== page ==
That Was Home For Me

This article was contributed by Sheba, Mississippi Queen of Blues in response to "Influence of The Slave Dwelling Project leads to Sotterley Plantation and Beyond," by Joseph McGill, Jr.

I am so glad to see what you are doing. I am a person that came up in 1950, and this type place is what I called home. I was born in Sunflower, Mississippi and this type of house was home for a lot of us.

 I remember seen rows of them along the Mississippi River. They had one room and some did not have a floor. For heat, some people would make a fire in the middle of the floor.

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We lived in one house that was a little bigger, but we only lived in half of it because the other half was torn down. This house was billed off the ground and had a big hole in the floor where you could see the snake underneath.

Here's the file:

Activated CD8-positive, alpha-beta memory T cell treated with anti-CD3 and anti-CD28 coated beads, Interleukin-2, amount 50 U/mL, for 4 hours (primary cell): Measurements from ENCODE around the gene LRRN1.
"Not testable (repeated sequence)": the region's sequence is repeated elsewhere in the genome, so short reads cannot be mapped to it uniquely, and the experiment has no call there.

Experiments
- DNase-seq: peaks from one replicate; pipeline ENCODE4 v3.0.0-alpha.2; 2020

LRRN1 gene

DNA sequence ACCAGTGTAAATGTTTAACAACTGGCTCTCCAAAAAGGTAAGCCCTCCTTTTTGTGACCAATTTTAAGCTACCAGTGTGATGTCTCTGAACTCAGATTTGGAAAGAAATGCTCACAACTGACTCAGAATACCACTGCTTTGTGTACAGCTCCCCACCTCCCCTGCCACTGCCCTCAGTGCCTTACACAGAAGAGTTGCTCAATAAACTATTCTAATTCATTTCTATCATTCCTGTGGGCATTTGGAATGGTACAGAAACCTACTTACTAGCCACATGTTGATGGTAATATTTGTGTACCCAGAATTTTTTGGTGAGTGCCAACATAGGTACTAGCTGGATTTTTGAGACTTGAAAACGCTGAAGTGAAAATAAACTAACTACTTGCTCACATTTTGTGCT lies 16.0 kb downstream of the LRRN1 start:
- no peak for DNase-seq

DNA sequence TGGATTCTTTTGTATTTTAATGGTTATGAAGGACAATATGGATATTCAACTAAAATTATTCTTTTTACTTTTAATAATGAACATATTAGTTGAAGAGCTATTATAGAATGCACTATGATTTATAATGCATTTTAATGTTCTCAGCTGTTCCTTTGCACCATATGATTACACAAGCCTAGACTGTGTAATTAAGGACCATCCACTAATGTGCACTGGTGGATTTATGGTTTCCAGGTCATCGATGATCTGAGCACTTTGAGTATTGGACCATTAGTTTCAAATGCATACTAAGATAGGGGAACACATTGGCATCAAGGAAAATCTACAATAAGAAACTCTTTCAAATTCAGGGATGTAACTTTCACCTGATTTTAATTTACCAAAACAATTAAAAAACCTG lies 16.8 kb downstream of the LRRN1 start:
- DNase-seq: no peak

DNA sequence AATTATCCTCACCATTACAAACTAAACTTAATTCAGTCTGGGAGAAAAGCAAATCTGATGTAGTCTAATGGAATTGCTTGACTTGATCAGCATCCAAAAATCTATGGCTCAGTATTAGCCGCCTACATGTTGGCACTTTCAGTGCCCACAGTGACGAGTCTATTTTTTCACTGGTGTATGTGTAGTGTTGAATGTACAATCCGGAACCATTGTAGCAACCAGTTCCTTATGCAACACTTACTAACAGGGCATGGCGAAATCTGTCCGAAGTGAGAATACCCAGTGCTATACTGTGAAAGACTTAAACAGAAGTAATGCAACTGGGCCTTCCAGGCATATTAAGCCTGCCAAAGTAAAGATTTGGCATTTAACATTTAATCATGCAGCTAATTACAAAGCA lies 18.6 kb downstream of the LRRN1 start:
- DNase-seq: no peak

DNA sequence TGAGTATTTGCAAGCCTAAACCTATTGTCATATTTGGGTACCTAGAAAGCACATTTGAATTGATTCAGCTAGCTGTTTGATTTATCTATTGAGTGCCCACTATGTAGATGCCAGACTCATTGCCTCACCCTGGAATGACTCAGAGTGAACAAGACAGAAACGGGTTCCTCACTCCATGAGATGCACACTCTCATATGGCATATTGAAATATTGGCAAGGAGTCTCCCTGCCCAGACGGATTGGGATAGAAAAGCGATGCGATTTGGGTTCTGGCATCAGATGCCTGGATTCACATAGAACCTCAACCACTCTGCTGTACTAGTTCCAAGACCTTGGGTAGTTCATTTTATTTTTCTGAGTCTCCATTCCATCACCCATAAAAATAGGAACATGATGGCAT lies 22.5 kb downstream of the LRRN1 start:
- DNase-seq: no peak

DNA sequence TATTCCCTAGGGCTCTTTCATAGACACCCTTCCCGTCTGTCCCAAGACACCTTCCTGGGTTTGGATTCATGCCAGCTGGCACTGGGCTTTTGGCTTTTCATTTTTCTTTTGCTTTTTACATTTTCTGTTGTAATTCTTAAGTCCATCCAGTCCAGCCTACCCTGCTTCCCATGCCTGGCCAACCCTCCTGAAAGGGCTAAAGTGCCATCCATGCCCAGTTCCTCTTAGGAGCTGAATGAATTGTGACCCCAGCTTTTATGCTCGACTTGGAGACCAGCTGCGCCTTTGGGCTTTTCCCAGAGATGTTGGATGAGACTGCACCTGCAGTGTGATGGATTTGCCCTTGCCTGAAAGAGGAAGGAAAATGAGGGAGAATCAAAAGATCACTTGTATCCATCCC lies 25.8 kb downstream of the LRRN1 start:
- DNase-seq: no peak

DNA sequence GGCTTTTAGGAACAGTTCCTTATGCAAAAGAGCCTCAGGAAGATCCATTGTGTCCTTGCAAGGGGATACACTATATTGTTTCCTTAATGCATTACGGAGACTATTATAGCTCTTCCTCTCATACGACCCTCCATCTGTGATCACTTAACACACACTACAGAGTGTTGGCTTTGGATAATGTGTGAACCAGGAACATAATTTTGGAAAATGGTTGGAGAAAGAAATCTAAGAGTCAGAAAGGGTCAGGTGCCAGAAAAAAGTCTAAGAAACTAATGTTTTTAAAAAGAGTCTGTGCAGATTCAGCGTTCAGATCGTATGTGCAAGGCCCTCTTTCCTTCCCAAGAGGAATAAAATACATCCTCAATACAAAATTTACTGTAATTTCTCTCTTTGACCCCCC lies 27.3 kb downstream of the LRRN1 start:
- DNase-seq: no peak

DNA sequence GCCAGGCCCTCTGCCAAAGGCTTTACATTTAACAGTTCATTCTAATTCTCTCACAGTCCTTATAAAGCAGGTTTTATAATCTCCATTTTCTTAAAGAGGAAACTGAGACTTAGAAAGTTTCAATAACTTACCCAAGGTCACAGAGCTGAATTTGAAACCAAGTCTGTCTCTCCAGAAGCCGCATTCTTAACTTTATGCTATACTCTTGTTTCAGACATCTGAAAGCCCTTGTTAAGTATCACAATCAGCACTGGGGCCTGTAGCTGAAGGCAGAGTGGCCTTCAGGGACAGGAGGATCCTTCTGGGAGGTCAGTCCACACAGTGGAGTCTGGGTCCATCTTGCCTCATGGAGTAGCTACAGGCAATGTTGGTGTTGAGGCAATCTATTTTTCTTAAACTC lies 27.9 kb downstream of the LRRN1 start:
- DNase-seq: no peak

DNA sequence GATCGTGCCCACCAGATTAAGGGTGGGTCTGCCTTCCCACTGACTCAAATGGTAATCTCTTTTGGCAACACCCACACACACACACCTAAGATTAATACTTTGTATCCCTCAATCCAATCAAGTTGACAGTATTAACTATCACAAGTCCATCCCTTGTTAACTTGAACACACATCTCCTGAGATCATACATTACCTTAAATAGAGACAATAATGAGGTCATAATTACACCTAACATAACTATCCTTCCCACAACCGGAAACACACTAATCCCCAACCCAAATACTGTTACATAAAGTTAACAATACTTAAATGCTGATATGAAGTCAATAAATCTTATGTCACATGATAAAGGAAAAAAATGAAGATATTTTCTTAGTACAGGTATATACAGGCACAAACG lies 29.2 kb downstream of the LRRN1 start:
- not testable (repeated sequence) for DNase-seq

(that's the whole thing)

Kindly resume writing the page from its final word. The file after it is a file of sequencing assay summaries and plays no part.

Later, I remember we moved in a house that they called a shotgun house which means that you could
take a shot gun and shot straight through it. These house had two rooms, and a family of nine or ten and
sometimes more lived in them. After leaving Mississippi and moving to South Florida, they had the same type of houses for the migrant worker consisting of one room for couples and two rooms for families.

Just last week, I took a photograph (on right) of houses currently inhabited by residents of Homestead, Florida.  This is an old migrant worker community.  See Looking Back.

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